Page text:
Reply
  • I started Willing Flesh this morning and wanted to how much I enjoyed your review, which immediately had me running to All Romance and purchasing it.

    I’m only half way so can’t really comment fully, except to say I’m really enjoying it. There are a couple of things that haven’t yet been explained – one, you mentioned, the paranormal aspect which I hope will form a greater part of the next novel, as well as Raft’s meandering, pattering aloud thoughts. To me it almost feels like a disorder perhaps not yet diagnosed in the era, like Aspergers or autism. But I could be totally reading too much into it:) Already I’m looking forward to the next installment in the series!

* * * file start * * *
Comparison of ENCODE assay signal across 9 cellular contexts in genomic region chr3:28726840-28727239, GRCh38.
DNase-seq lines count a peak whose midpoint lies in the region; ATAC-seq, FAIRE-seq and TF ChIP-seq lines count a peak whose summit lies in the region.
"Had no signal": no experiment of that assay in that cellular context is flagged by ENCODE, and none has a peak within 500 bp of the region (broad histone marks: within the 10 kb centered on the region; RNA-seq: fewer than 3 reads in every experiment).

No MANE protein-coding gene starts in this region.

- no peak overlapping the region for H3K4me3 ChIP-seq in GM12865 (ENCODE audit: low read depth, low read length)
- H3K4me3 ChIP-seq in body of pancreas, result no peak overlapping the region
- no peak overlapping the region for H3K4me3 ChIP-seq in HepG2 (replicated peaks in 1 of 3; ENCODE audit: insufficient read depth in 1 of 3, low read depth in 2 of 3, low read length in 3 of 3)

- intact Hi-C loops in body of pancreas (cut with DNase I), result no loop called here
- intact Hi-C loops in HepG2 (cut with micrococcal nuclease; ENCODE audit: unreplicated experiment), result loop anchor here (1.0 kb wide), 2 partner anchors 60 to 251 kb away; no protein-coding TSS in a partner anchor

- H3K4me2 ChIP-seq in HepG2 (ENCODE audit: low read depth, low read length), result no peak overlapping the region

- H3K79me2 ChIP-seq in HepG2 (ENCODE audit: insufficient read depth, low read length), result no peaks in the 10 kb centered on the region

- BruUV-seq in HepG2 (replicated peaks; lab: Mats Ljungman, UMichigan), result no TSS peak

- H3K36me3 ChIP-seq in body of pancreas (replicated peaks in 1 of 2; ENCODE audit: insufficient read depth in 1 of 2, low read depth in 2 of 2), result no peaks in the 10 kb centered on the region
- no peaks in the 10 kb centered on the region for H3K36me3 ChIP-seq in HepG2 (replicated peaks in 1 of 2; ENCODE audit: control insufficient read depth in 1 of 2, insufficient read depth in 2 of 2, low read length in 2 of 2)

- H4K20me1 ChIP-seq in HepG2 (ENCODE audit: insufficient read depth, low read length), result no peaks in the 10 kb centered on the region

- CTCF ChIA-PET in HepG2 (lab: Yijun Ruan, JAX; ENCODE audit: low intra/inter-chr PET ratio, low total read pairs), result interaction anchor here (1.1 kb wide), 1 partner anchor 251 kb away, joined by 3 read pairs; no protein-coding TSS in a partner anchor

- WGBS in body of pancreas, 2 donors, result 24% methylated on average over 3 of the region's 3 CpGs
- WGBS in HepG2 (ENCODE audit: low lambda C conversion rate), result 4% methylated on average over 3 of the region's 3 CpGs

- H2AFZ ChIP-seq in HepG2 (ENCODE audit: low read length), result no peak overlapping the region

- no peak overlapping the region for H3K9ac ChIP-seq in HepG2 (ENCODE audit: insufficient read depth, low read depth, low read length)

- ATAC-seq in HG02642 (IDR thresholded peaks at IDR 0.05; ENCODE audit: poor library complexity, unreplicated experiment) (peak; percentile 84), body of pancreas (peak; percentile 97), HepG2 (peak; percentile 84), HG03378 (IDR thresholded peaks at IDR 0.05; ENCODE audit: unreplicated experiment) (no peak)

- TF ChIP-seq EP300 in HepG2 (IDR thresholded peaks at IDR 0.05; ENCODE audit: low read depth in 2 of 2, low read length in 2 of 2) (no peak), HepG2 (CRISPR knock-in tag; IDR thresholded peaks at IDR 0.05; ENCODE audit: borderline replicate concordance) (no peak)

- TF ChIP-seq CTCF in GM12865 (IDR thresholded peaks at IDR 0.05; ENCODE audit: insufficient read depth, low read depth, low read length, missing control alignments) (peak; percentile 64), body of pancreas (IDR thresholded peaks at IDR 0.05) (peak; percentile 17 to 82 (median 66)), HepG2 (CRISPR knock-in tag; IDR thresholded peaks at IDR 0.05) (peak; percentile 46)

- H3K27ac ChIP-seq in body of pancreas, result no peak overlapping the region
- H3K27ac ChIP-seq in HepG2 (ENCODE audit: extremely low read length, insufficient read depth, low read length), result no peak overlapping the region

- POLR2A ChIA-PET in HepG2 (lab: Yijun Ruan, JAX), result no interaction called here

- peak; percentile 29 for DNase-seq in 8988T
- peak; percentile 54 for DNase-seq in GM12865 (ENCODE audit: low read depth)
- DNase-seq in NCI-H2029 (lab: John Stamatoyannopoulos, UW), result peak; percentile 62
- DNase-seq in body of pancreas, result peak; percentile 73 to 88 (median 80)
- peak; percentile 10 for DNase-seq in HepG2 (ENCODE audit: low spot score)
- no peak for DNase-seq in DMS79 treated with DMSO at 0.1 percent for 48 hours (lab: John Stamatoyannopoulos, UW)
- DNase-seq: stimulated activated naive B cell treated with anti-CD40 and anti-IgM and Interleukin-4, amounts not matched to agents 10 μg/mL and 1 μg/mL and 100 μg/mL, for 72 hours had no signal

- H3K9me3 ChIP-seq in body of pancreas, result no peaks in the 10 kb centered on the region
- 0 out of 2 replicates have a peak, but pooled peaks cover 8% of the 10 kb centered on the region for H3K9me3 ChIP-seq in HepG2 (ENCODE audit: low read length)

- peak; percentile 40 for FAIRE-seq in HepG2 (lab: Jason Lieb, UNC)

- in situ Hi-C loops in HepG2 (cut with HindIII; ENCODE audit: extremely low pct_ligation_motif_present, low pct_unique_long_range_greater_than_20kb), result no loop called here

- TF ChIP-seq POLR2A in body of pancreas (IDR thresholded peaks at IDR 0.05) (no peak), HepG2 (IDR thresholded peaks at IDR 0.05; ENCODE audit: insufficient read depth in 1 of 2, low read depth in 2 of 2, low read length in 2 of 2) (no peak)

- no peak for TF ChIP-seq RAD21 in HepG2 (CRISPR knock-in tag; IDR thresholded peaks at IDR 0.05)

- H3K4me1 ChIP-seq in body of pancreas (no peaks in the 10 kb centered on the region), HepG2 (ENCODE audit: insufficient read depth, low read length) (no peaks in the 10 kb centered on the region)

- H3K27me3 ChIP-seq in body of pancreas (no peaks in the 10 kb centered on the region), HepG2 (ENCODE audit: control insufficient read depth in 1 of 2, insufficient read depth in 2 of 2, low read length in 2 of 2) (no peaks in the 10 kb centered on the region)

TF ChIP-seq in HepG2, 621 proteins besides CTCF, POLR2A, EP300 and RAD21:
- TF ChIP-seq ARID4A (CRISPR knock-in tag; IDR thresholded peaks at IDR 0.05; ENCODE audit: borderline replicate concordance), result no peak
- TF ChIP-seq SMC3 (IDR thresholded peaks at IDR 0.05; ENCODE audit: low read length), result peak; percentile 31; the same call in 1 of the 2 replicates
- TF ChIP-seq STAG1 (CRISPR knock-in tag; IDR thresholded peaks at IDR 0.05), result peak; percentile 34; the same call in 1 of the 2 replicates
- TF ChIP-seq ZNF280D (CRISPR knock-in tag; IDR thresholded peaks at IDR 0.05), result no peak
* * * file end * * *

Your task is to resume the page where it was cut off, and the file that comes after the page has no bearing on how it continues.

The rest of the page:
Reply
  • I’m for sure getting this one tomorrow (Tuesday). I’ve just now realized that I am buying 3 books tomorrow! Oh well. Fun for me. Great review Jenre. Oh no I just remembered Tamara Allen’s book came out today. 😮

    Reply
  • Ooooh, this is right up my alley, Jen — hits all of my buttons. Thanks for the fab review. I am so getting it.

    Reply